In case you haven’t gathered it by now, I’m trying to shift your thoughts away from what “side” you’re on. I don’t think this is fundamentally a stance between socialism and a vibrant capitalistic economy. What I do believe is that making the quest purely about justice, the pursuit of wealth, projecting power, and the like ignore major problems we need to solve. It’s resulted in the highest incarceration rate in the world by far (about seven times that of European nations), the richest 1% own more wealth than the bottom 90% (who hold 73% of the debt), and our healthcare costs are out of control compared with other first-world nations. Regulations have loosened controls on how much the wealthy and corporations can spend to influence politics. We’re also experiencing a lot of national identity politics which leaves groups out of representation – you can argue the cause, but the reality is tough to debate. Plus, we’re the lone nation not in the Paris Climate Agreement.

The problem is that our current path is only making those issues worse. We’ve damaged healthcare improvements without better answers. When it’s entirely normal to see GoFundMe pleas or stories about hurt people begging others not to call an ambulance for them due to the costs, it’s a fundamental problem. There are real stories of diabetics rationing their insulin until they die because they’ve lost insurance. The promise of trickle down economics led to a massive tax cut. That was taken largely by the wealthy 1% and corporations who used the money not to raise wages, but to buy back stock. This didn’t do anything for that bottom 90% who are debt-ridden and don’t own stock. We also have the president choosing SCOTUS nominees from a list provided by billionaire-funded think tanks. We know that teachers are getting driven out of the profession due to low wages while having to pay their own expenses and are striking across the nation.  Heck, the Secretary of Education who wants to cut spending in her department just had a $40,000,000 yacht vandalized and it’s only one of ten her family owns. Does this help us or accentuate the problems?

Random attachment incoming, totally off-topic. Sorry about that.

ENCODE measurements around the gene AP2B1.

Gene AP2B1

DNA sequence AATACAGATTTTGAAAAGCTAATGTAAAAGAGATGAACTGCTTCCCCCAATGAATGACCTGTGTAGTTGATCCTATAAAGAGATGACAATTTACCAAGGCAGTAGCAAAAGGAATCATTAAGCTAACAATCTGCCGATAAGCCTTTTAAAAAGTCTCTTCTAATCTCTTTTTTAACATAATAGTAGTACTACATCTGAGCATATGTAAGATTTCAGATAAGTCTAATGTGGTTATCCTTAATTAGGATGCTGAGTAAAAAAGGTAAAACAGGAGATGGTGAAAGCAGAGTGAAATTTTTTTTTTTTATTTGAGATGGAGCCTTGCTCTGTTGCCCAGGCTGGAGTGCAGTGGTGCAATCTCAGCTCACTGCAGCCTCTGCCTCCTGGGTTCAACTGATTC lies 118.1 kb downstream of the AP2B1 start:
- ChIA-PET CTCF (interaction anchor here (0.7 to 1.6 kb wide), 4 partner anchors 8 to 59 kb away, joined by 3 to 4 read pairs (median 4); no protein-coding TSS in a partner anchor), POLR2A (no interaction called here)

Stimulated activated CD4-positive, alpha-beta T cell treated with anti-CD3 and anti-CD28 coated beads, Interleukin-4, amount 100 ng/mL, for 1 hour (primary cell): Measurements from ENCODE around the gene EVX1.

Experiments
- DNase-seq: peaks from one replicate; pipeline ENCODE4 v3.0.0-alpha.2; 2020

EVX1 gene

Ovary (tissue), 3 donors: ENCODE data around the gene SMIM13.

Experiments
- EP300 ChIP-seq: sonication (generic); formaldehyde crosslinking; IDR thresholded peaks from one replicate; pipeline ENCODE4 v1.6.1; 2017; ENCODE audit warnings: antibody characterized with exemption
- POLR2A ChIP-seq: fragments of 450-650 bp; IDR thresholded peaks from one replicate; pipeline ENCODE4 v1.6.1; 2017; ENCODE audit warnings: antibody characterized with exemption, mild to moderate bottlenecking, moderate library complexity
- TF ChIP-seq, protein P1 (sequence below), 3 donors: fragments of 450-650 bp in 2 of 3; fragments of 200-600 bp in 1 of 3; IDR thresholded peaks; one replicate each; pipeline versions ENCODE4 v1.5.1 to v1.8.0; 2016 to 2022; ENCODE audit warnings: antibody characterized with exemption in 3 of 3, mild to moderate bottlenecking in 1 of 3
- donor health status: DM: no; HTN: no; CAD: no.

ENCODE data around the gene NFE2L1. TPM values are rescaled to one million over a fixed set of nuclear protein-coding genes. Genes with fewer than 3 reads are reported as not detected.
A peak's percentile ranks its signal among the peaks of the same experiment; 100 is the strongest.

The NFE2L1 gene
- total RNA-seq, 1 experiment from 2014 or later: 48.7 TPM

What I’m arguing for is a more progressive look at what this country is about, because its success and greatness have to be addressed more broadly. Owning guns, legislating religion, rounding up Hispanics, and concentrating wealth do nothing for the vast majority of us. Nothing at all. When you look at the news (and hopefully it’s a broad list of sources) or watch politicians, pay attention to what they advocate for. Ask yourself if it really helps your needs and the nation’s. Don’t let them dictate things which won’t. Listen for something positive and what they’ll do for you which meets your hierarchy of needs. Run from those who go on about what they’ll do to others, because that won’t get you or us anywhere.

Yes, this affects me directly. Here are my choices for governor. Let me know who you think I’m for because they just might be for me and the state I live in.

2 thoughts on “What Makes a Nation Great?

  1. Very telling the stark contrast between our two options in GA this November when you watch those videos back to back. Agree with you that Kemp’s message isn’t exactly inclusive. Especially compared to Abrams.

    Liked by 1 person

    1. There’s an undertone to them which isn’t all that hard to find if you look. They’re talking to two entirely different sets of people. As I write something like this, I realize it’s not going to resonate with some folks. That’s why I’ll try to start in one place and end somewhere different with planned steps along the way.